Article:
Grants Pass Man Sentenced for Excavation and Removal of Archaeological Resources
MEDFORD, Ore –Ronnie Lester Bishop, 44, of Grants Pass, Oregon, was sentenced today by U.S. District Judge Ann Aiken, in Medford, Oregon to five years of probation for violating the Archeological Resource Protection Act (ARPA). The sentence was imposed based on defendant’s guilty plea entered on February 8, 2016, to a felony charging him with violating ARPA by excavating, removing and damaging an archaeological resource located on federal land. In entering the guilty plea, Bishop admitted that between April 2013 and June 2014, he violated ARPA by digging on federal land managed by BLM and causing damage to a known archaeological resource. Bishop was documented excavating and removing items from the site on at least 21 different days between April 2013 and June of 2014.
While on probation, Bishop will be banned from lands managed by BLM, U.S. Forest Service, National Park Service, Bureau of Indian Affairs and the U.S. Fish & Wildlife Service. Bishop was ordered to pay $ 9,871.49 in restitution for costs associated with restoring the archaeological site he damaged and perform 150 hours of community service. Bishop also forfeited over 700 archaeological items seized from his residence during a search warrant executed in June 2014.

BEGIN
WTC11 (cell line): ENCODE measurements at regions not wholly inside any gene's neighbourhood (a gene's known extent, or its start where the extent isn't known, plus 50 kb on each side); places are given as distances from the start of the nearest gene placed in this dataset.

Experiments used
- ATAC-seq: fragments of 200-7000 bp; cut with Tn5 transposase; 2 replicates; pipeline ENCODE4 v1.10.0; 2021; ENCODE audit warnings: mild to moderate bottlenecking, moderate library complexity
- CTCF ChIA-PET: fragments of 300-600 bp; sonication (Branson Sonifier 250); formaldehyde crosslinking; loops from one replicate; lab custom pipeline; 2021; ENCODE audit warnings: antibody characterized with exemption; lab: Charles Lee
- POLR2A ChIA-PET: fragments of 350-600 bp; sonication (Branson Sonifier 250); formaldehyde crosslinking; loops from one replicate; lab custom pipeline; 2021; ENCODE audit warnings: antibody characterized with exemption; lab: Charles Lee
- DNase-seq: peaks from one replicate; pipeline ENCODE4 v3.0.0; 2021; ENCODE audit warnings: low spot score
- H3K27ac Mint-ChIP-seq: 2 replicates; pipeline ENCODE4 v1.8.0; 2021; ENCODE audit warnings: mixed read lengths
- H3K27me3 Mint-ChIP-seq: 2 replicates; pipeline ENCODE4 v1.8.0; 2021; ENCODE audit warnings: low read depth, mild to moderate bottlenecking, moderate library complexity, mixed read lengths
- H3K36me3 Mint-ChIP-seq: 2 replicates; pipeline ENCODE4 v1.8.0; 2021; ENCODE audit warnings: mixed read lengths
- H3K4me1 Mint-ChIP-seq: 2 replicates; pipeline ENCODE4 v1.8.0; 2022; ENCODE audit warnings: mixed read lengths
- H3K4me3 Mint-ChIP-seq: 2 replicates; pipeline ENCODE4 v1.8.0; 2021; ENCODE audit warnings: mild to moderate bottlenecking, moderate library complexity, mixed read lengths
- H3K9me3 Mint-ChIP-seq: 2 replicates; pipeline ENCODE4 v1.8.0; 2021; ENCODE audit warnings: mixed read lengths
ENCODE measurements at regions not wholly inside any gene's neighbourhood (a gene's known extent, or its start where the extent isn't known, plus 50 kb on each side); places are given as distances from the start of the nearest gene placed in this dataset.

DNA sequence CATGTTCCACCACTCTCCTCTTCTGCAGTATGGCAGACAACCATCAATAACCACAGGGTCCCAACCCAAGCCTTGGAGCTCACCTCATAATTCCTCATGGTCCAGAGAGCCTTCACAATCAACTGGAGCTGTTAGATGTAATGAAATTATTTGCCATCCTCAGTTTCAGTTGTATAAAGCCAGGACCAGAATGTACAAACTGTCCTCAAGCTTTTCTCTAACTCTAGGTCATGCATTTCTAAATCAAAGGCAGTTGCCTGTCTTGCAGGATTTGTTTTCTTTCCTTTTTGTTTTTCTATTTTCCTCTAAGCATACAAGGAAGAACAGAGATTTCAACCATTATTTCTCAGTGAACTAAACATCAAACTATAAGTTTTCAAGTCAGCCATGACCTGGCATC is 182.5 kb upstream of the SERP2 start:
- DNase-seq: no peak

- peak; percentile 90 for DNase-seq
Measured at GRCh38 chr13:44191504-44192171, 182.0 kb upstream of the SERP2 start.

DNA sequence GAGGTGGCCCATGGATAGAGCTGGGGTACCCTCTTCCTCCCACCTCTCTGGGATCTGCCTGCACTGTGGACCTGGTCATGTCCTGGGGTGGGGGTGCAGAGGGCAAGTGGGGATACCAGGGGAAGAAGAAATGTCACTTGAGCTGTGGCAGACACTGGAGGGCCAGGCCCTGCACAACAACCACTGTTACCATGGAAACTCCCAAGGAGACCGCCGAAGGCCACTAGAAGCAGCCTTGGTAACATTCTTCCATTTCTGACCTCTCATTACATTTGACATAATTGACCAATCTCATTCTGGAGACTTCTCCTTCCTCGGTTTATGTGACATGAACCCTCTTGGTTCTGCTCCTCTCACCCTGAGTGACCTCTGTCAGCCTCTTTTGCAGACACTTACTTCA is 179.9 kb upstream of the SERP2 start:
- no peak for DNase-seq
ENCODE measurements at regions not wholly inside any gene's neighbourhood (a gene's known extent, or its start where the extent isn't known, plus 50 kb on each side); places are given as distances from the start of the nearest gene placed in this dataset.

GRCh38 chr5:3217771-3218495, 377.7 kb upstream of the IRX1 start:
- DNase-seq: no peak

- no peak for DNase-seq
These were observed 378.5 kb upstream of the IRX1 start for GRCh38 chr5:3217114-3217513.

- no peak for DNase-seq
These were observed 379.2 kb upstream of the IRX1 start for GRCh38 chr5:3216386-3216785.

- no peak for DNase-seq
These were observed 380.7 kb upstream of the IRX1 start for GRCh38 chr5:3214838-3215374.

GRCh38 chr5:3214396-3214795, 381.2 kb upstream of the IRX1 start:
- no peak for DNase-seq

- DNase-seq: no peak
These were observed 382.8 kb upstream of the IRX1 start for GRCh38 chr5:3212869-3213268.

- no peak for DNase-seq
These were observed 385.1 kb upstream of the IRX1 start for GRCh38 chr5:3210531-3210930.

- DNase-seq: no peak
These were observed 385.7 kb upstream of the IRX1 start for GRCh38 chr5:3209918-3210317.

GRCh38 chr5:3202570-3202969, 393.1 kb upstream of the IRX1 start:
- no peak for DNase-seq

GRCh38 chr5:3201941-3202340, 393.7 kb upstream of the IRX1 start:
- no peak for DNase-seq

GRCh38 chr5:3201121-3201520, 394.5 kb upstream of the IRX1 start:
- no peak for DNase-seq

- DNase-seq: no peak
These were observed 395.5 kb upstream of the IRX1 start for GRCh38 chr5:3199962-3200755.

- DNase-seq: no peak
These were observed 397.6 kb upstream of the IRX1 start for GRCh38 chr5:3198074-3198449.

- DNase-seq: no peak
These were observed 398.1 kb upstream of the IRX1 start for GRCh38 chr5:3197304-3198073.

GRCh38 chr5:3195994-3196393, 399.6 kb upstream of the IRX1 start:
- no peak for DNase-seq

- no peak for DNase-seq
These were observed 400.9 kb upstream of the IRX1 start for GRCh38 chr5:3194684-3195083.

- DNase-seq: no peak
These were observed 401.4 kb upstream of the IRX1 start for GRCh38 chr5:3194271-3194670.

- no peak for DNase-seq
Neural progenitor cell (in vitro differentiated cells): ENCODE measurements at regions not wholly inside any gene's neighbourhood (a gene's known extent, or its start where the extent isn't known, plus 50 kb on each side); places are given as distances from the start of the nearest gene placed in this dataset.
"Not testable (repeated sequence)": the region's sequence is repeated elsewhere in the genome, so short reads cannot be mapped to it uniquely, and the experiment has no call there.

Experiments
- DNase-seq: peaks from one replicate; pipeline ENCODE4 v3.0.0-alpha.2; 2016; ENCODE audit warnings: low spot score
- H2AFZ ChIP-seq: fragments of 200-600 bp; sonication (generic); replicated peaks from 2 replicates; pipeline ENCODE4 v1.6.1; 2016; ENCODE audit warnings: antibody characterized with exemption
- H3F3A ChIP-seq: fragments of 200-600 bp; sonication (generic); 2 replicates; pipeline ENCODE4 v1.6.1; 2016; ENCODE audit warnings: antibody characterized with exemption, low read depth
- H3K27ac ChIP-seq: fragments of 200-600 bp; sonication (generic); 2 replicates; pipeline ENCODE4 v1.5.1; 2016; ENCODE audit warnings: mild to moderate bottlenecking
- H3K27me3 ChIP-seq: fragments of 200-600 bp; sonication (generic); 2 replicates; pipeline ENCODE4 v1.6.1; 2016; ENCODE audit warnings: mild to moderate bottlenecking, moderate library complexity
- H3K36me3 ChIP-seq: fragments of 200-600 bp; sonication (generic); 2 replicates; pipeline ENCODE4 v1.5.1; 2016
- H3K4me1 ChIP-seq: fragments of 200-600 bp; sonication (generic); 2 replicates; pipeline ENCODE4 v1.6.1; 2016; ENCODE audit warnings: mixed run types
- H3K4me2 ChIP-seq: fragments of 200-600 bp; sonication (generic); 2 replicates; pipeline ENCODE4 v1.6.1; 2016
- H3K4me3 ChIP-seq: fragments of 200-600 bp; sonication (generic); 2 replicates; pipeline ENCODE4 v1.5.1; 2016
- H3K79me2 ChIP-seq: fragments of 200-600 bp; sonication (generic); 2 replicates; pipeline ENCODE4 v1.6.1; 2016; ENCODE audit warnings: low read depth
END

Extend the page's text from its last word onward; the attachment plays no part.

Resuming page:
“These archeological resources are of particular significance to the tribal communities, and the looting of these resources has a harmful impact on those communities,” said U.S. Attorney Williams. “We will aggressively pursue those individuals who commit these violations of law.” ARPA protects archaeological resources on public and Indian lands. It provides felony-level penalties for unauthorized excavation, removal, damage, alteration, or defacement of any archaeological resource, which is defined as material remains of past human life or activities that are at least 100 years old. The archaeological resource at which Bishop committed his crime is located on federal land along the Rogue River which has served as several permanent Native American villages for over 8,000 years.
This case was investigated by the Bureau of Land Management, the Grants Pass Police Department, and the Southern Oregon High Tech Crimes Task Force. Assistant U.S. Attorneys Tim Simmons and Judi Harper prosecuted the case.